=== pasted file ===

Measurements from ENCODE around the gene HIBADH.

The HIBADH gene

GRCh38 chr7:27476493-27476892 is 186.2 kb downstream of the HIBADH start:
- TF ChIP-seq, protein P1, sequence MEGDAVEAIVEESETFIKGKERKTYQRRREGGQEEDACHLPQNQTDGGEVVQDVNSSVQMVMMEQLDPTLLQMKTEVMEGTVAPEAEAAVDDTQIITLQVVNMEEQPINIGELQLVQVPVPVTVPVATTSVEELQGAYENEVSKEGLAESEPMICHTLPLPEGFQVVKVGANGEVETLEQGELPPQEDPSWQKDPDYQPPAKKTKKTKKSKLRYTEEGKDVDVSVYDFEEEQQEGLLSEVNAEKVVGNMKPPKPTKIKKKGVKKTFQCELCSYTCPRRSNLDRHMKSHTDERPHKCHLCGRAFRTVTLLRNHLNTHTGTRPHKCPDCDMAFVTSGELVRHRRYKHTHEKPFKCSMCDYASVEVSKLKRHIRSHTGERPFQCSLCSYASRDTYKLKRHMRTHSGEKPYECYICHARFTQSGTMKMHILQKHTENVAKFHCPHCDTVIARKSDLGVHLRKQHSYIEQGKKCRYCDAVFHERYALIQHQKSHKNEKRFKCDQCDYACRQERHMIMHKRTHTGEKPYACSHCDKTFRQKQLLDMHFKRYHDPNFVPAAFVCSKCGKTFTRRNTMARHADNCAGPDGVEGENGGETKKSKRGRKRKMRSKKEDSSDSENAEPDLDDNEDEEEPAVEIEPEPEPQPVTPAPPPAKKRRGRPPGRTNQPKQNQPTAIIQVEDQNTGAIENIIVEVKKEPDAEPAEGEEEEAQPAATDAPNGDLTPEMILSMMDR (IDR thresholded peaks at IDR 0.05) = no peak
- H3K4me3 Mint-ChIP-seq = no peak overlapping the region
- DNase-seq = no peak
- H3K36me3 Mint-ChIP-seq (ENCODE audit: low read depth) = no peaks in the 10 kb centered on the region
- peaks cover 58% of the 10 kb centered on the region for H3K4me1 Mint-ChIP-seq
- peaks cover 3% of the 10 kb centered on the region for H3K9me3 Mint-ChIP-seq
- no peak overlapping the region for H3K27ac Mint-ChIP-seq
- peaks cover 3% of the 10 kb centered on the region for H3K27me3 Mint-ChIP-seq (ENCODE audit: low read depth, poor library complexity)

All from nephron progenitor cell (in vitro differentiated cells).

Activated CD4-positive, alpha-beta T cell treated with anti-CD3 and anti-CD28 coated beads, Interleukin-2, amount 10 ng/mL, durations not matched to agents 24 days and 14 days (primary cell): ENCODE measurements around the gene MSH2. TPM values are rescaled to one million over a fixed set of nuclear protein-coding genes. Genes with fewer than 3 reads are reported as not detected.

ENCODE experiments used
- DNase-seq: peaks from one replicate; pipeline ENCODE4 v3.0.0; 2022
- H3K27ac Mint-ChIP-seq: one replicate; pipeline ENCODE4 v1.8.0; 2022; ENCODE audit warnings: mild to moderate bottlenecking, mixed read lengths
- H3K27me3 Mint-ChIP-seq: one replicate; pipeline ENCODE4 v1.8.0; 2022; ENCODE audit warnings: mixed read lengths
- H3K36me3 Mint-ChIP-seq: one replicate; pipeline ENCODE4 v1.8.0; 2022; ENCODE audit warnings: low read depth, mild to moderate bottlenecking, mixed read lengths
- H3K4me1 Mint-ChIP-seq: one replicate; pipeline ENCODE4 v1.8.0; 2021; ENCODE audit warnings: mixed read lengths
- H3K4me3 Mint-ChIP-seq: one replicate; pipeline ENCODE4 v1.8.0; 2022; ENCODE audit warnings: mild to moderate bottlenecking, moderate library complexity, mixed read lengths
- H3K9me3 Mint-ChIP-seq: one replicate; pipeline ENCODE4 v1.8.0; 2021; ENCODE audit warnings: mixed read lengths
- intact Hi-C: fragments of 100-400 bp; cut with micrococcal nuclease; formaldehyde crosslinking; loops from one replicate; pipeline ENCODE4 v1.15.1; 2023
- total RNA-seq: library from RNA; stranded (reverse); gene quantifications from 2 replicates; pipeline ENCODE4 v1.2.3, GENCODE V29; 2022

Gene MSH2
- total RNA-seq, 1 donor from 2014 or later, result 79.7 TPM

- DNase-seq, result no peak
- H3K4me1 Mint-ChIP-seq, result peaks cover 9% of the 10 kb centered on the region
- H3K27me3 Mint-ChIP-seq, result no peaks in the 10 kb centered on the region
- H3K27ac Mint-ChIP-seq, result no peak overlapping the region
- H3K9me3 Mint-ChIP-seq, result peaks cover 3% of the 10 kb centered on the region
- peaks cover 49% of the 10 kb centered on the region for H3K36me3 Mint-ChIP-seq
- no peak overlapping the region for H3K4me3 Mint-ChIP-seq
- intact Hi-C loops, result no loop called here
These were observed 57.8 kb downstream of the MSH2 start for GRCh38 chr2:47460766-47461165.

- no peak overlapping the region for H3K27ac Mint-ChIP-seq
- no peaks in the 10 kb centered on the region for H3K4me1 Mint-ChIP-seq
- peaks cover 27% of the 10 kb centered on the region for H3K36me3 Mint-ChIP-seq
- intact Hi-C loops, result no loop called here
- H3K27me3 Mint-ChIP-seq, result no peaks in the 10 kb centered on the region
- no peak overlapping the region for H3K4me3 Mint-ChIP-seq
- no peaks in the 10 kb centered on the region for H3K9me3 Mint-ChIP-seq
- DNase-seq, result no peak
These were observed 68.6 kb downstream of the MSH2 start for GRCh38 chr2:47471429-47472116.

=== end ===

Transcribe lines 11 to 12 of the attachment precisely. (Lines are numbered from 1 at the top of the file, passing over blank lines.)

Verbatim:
- peaks cover 3% of the 10 kb centered on the region for H3K27me3 Mint-ChIP-seq (ENCODE audit: low read depth, poor library complexity)

All from nephron progenitor cell (in vitro differentiated cells).